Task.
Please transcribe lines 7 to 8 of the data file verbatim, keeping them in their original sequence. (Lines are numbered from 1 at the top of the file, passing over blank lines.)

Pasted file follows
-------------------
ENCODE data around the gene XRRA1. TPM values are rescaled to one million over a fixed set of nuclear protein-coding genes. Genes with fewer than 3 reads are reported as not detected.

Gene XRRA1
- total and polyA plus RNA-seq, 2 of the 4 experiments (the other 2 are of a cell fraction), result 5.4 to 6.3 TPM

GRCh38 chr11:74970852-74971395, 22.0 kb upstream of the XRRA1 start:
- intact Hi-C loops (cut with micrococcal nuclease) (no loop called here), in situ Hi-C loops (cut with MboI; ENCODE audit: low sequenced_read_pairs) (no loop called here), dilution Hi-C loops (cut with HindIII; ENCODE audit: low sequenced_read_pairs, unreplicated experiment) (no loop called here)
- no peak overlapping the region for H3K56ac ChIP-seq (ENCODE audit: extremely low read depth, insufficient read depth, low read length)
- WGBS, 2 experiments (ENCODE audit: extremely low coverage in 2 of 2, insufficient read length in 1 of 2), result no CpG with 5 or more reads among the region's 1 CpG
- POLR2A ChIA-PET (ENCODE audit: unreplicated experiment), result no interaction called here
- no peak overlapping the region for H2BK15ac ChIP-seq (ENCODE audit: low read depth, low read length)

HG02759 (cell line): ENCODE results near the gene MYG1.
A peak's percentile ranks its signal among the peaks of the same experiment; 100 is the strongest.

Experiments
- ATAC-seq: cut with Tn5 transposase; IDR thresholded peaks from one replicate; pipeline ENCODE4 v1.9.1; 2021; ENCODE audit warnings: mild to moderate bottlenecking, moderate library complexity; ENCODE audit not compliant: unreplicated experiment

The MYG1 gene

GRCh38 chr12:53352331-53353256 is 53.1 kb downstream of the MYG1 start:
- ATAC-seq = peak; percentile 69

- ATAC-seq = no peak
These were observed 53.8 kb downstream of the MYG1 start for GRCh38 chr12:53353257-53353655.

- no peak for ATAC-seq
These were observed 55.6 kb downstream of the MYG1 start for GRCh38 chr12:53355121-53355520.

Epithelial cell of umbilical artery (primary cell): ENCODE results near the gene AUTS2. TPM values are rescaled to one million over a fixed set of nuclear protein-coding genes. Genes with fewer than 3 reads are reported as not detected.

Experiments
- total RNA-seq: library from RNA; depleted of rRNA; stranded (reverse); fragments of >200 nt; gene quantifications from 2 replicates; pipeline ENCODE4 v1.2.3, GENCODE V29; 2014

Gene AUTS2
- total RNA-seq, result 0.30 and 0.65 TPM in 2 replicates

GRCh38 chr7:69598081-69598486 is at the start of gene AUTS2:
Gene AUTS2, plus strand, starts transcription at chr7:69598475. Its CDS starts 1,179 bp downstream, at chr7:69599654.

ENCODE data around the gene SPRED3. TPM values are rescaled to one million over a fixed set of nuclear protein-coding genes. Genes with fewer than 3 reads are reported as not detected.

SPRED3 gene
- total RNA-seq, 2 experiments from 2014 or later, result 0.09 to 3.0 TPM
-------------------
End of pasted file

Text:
- WGBS, 2 experiments (ENCODE audit: extremely low coverage in 2 of 2, insufficient read length in 1 of 2), result no CpG with 5 or more reads among the region's 1 CpG
- POLR2A ChIA-PET (ENCODE audit: unreplicated experiment), result no interaction called here